Teatro Alla Scala tickets 5 February 2025 - Die Walküre (Der Ring des Nibelungen) | GoComGo.com

Die Walküre (Der Ring des Nibelungen)

Teatro Alla Scala, Milan, Italy
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6 PM
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US$ 156

E-tickets: Print at home or at the box office of the event if so specified. You will find more information in your booking confirmation email.

You can only select the category, and not the exact seats.
If you order 2 or 3 tickets: your seats will be next to each other.
If you order 4 or more tickets: your seats will be next to each other, or, if this is not possible, we will provide a combination of groups of seats (at least in pairs, for example 2+2 or 2+3).

Important Info
Type: Opera
City: Milan, Italy
Starts at: 18:00
Acts: 3
Duration: 4h 50min

E-tickets: Print at home or at the box office of the event if so specified. You will find more information in your booking confirmation email.

You can only select the category, and not the exact seats.
If you order 2 or 3 tickets: your seats will be next to each other.
If you order 4 or more tickets: your seats will be next to each other, or, if this is not possible, we will provide a combination of groups of seats (at least in pairs, for example 2+2 or 2+3).

Cast
Performers
Soprano: Camilla Nylund (Brünnhilde)
Soprano: Elza van den Heever (Sieglinde)
Bass: Günther Groissböck (Hunding)
Tenor: Klaus Florian Vogt (Siegmund)
Baritone: Michael Volle (Wotan)
Mezzo-Soprano: Okka von der Damerau (Fricka)
Creators
Composer: Richard Wagner
Director: David McVicar
Librettist: Richard Wagner
Overview

Led by preeminent conductor Christian Thielemann and stage director David McVicar, the Tetralogy returns to La Scala ten years after the memorable edition conducted by Daniel Barenboim and directed by Guy Cassiers.

The theatre thus pays tribute to the Wagnerian tradition established by Arturo Toscanini and continued over the years by such luminaries as Victor de Sabata, Wilhelm Furtwängler, Clemens Krauss, Herbert von Karajan, André Cluytens, Wolfgang Sawallisch, and Riccardo Muti. Following up on the prologue performed in autumn 2024, the first day of the Ring des Nibelungen presents what is unquestionably the most popular of Wagner’s works among Italian audiences: Die Walküre. The sword drawn from the trunk of the ash tree, the incestuous love between Siegmund and Sieglinde, the ride of the Valkyries, the disobedience of Brünnhilde, and the enchanted circle of fire are quintessential archetypes of imagination that transcend music and theatre.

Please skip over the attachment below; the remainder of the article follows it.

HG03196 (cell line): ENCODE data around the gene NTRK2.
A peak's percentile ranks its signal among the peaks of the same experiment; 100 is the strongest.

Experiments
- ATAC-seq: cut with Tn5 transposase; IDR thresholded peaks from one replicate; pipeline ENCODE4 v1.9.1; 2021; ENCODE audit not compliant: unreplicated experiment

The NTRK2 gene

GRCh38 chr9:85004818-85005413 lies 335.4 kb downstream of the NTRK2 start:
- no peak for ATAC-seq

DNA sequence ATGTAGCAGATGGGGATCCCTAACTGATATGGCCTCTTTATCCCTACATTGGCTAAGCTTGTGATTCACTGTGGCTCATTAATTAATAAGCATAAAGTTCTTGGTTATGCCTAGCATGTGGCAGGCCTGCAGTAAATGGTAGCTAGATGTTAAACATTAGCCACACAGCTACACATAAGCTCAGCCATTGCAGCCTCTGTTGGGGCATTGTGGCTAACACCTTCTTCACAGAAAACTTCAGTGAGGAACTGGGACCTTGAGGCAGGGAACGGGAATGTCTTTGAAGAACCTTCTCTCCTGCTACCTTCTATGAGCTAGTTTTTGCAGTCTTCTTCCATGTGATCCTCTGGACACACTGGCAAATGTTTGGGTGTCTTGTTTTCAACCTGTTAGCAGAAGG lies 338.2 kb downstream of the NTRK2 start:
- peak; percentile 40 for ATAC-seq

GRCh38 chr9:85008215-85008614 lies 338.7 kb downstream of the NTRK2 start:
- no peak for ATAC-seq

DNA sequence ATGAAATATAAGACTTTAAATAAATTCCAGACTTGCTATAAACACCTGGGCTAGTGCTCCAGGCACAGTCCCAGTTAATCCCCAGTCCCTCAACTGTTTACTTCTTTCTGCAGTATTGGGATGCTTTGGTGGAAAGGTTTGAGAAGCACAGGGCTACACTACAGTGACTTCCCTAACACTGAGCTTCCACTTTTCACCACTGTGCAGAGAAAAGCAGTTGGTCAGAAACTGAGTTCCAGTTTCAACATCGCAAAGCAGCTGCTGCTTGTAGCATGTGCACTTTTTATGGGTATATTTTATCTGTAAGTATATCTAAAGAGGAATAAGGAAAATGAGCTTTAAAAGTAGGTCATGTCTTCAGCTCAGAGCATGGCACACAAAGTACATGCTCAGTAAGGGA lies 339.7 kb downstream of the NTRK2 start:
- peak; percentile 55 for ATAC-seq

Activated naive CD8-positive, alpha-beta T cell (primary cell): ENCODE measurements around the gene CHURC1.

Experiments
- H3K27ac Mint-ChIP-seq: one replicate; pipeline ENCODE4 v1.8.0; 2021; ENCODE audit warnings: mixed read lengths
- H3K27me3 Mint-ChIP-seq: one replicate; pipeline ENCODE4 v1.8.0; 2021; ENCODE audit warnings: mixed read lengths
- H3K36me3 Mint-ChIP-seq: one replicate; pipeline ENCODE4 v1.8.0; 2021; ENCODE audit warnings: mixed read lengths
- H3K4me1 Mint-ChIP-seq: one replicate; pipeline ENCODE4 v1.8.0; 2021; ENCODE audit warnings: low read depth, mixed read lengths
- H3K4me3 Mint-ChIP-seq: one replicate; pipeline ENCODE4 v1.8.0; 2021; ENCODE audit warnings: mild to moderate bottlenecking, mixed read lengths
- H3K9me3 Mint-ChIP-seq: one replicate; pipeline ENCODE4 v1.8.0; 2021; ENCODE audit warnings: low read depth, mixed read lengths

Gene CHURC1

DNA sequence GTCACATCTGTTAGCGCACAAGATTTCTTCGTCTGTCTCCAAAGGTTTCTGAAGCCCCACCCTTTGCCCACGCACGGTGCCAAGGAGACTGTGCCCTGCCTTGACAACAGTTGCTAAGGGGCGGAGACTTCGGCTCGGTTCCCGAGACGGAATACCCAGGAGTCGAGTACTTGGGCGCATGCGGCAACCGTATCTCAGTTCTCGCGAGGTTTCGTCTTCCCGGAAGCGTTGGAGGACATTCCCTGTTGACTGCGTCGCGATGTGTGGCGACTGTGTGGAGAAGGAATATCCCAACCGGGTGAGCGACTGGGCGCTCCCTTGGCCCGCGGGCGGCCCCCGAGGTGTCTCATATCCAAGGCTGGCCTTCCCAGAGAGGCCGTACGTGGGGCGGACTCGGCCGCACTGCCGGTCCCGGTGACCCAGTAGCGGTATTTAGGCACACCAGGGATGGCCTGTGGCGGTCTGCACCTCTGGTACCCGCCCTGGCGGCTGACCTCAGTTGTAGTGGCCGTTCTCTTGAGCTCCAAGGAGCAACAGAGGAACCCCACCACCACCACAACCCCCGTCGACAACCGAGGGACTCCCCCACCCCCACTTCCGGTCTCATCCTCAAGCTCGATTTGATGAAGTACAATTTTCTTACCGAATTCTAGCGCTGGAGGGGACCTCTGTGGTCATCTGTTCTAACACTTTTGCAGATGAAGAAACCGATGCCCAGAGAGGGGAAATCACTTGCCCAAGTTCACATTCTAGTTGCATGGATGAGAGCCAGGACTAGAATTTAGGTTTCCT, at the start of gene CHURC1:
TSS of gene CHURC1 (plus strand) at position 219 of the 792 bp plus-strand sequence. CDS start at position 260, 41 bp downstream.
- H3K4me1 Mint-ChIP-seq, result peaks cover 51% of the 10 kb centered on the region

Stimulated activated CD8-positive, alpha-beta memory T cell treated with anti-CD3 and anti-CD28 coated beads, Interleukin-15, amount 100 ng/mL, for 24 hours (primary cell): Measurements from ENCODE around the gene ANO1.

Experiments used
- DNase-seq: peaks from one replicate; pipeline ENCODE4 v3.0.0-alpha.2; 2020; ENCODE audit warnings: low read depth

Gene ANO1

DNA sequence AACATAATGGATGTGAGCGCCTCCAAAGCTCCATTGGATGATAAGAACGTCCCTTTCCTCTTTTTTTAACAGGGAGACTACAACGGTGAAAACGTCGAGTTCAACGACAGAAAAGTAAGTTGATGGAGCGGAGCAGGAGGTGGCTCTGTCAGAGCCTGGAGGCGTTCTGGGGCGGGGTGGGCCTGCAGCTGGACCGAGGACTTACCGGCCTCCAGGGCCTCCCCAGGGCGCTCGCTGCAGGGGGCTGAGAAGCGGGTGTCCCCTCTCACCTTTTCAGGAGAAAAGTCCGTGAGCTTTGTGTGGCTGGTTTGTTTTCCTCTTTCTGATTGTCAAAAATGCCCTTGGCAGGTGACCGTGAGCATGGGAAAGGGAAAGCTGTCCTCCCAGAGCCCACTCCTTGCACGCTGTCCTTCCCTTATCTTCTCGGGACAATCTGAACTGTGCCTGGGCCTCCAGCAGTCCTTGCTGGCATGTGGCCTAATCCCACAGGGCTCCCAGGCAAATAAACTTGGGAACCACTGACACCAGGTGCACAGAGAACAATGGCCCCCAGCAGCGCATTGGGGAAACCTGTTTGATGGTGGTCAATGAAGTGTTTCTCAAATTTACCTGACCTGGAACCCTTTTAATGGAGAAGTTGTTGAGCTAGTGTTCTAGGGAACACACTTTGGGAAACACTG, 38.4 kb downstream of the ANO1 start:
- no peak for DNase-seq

Teatro alla Scala New Production

History
Premiere of this production: 26 June 1870, Königliches Hof- und National-Theater in Munich

Die Walküre (The Valkyrie) is the second of the four music dramas that constitute Richard Wagner's Der Ring des Nibelungen, (English: The Ring of the Nibelung). It was performed, as a single opera, at the National Theatre Munich on 26 June 1870, and received its first performance as part of the Ring cycle at the Bayreuth Festspielhaus on 14 August 1876.

 

Synopsis

Prior history

During the lengthy time that has passed since the gods entered Valhalla at the end of Das Rheingold, Fafner has used the Tarnhelm to assume the form of a dragon, and guards the gold and the ring in the depths of the forest. Wotan has visited Erda seeking wisdom, and by her has fathered a daughter, Brünnhilde; he has fathered eight other daughters, possibly also by Erda. These, with Brünnhilde, are the Valkyries, whose task is to recover heroes fallen in battle and bring them to Valhalla, where they will protect the fortress from Alberich's assault should the dwarf recover the ring. Wotan has also wandered the earth, and with a woman of the Völsung race has fathered the twins Siegmund and Sieglinde, who have grown up separately and unaware of each other. From the Völsungs Wotan hopes for a hero who, unencumbered by the gods' treaties, will obtain the ring from Fafner.